Most fail city po­lice sergeant exam

Only 11.7% of of­fi­cers pass lat­est test, leav­ing agency short of can­di­dates

Baltimore Sun - - FRONT PAGE - By Jes­sica An­der­son

When the list of new Bal­ti­more po­lice sergeants is re­leased at the end of the month, it will be far shorter than in the past.

Only 32 of the 273 of­fi­cers who took the sergeant’s test passed, ac­cord­ing to the city’s Depart­ment of Hu­man Re­sources, which over­sees the exam.

The pass­ing rate of 11.7 per­cent is far lower than the last three sergeant ex­ams, which have been given ev­ery two years. The pass­ing rate was over 60 per­cent in 2016 and 50 per­cent in 2012 and 2014.

“I’ve never seen any­thing like this,” said Lt. Gene Ryan, out­go­ing pres­i­dent of the city’s po­lice union. “It’s a se­ri­ous prob­lem.”

James Bent­ley, a spokesman for Mayor Cather­ine E. Pugh, said in an email Thurs­day that “the Depart­ment of Hu­manRe­sources is still work­ing to as­sess the anom­aly of this year’s pass rate.”


The low pass­ing rate comes as the city has been strug­gling to boost re­cruit­ment to fill some 500 of­fi­cer va­can­cies, and af­ter a re­cent staffing study con­ducted as part of the city’s fed­eral con­sent de­cree found the depart­ment suf­fers from “a se­vere short­age of sergeants.”

The depart­ment is “short across the board,” Bent­ley said. “This is a piece of it.”

Ryan said he’s never heard of such a low pas­sage rate in his 36 years with the depart­ment. He said the num­ber of of­fi­cers who passed this year “isn’t enough to get us through two years.”

He said the short­age of sergeants is es­pe­cially trou­bling for a po­lice depart­ment like Bal­ti­more’s, which has many young of­fi­cers and high turnover.

It’s also the lat­est set­back for a depart­ment that is in the midst of its dead­li­est 30-day stretch since 2015, with 43 peo­ple killed in the past month. The depart­ment also has seen a num­ber of high-pro­file de­par­tures, in­clud­ing a top com­man­der who re­signed last week af­ter slam­ming a chair into a wall dur­ing a meet­ing, and its chief spokesman, T.J. Smith, who re­signed, cit­ing an un­sta­ble en­vi­ron­ment — with “mud­sling­ing” within the depart­ment and “po­lit­i­cal tur­moil” all around it — as the driv­ing force be­hind his de­ci­sion.

The sergeant pro­mo­tional exam is given to of­fi­cers with at least three years of ex­pe­ri­ence. The writ­ten por­tion of the exam con­sists of mul­ti­ple-choice ques­tions re­gard­ing depart­ment prac­tices and pro­ce­dures, and city, state and fed­eral laws re­lated to po­lice work, among other things. Of­fi­cers who pass the writ­ten exam are el­i­gi­ble to take the oral exam, which eval­u­ates the can­di­date’s knowl­edge, skills and abil­i­ties in ar­eas such as ad­min­is­tra­tive or tech­ni­cal pro­ce­dures, rea­son­ing and judge­ment, com­mu­ni­ca­tion, and abil­ity to work with oth­ers.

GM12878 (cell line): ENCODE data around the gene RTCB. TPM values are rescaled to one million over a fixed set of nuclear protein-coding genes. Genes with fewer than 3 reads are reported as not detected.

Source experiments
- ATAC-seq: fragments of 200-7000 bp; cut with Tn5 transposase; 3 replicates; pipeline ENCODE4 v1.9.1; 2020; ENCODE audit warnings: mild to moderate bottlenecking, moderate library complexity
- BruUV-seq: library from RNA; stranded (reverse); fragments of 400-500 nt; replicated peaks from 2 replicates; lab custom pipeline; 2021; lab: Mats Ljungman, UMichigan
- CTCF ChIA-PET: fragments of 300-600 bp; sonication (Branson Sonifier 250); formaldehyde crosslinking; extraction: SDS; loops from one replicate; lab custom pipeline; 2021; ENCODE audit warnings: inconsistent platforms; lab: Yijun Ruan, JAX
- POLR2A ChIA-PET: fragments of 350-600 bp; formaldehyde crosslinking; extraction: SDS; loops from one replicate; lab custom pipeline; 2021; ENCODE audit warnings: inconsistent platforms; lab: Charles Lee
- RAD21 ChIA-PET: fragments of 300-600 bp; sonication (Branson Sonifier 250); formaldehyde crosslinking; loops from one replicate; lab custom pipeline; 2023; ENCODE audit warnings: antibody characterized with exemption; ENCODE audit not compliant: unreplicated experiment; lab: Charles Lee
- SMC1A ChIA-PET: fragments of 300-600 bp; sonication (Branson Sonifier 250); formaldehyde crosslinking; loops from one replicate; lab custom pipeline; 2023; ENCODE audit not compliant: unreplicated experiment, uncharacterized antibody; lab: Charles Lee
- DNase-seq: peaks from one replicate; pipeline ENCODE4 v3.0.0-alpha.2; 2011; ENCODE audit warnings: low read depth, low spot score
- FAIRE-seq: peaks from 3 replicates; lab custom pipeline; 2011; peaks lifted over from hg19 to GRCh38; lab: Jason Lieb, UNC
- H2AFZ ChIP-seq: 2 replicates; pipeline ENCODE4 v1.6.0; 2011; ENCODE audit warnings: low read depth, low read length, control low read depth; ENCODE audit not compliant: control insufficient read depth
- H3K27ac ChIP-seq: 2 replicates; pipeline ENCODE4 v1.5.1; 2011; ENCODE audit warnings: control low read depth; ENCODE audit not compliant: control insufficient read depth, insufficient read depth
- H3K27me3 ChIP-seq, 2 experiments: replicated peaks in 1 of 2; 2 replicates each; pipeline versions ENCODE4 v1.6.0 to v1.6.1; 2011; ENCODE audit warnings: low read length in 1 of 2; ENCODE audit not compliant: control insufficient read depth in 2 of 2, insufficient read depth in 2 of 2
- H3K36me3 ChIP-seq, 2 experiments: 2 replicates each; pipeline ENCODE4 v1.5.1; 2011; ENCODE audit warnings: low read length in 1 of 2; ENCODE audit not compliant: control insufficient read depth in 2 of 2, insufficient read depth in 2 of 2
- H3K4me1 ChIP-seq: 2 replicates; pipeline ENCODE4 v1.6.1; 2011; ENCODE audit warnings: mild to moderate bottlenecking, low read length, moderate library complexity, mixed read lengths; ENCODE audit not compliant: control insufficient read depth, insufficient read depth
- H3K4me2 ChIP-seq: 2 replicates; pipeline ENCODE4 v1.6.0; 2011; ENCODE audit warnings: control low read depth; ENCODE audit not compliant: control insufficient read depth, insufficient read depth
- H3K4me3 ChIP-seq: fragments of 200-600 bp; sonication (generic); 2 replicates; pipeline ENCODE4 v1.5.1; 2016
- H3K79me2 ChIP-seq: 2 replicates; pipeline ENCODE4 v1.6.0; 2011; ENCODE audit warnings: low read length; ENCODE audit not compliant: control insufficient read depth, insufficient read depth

Of the 37 of­fi­cers who passed the writ­ten exam in June, 32 went on to pass the oral exam in Au­gust.

Ryan said he’s not sure why so few of­fi­cers passed, but sug­gested that many poli­cies have changed or the test could have been more dif­fi­cult this year. He said it’s also pos­si­ble that many of­fi­cers who took the exam might have been com­ing off of over­time shifts, which have be­come manda­tory be­cause the depart­ment is cur­rently short-staffed.

A sergeant who did not want to be named be­cause he was not au­tho­rized to speak on the is­sue said this year’s exam dif­fered from pre­vi­ous years, fo­cus­ing more on “21stcen­tury polic­ing philosophy.” He said the of­fi­cers were un­pre­pared.

At a monthly City Coun­cil po­lice over­sight brief­ing on Wed­nes­day, coun­cil mem­bers learned of in­ter­nal af­fairs cases, in­clud­ing one al­leg­ing cheat­ing on the exam. Po­lice com­man­ders dis­closed a case in which a lieu­tenant was dis­ci­plined af­ter be­ing over­heard on a wire­tap shar­ing an­swers to the sergeant exam.

“This is ex­tremely con­cern­ing for me and I am go­ing to fol­low up with BPD for more info,” said Coun­cil­man Bran­don Scott, chair­man of the pub­lic safety com­mit­tee. “This, along with us learn­ing that an­swers were given out to a test in the past, raise a lot of con­cerns.”

Ryan said sergeants are an im­por­tant po­si­tion in the depart­ment, serv­ing as an of­fi­cer’s direct su­per­vi­sor. He said it’s also chal­leng­ing be­cause it is some­one “who­must mo­ti­vate of­fi­cers but also re­spond to the de­mands of their su­pe­ri­ors.”

“It’s a tightrope re­ally,” Ryan said.

Sergeants also serve as a role-model, in­struc­tor and men­tor for new of­fi­cers, who must learn a lot on the job, Ryan said.

The re­cent staffing study, which was re­leased last month, found that the short­age of sergeants means that of­ten only one sergeant is on duty in a po­lice dis­trict and that cer­tain of­fi­cers rou­tinely serve as “act­ing sergeants.”

The re­port said the depart­ment must ad­dress this short­age quickly to meet the re­quire­ments un­der the fed­eral con­sent de­cree.

At a quar­terly hear­ing for the con­sent de­cree this week, In­terim Com­mis­sioner Gary Tug­gle said it’s “lu­di­crous” for of­fi­cers to be pro­moted to a su­per­vi­sory role with only three years of ex­pe­ri­ence. He said the depart­ment is con­sid­er­ing adding an in­ter­me­di­ary rank, such a cor­po­ral, to pro­vide a path for those whowant lead­er­ship po­si­tions but might not have the needed ex­pe­ri­ence yet .

It re­mains un­clear how the depart­ment will re­solve the is­sue of not hav­ing enough sergeants.

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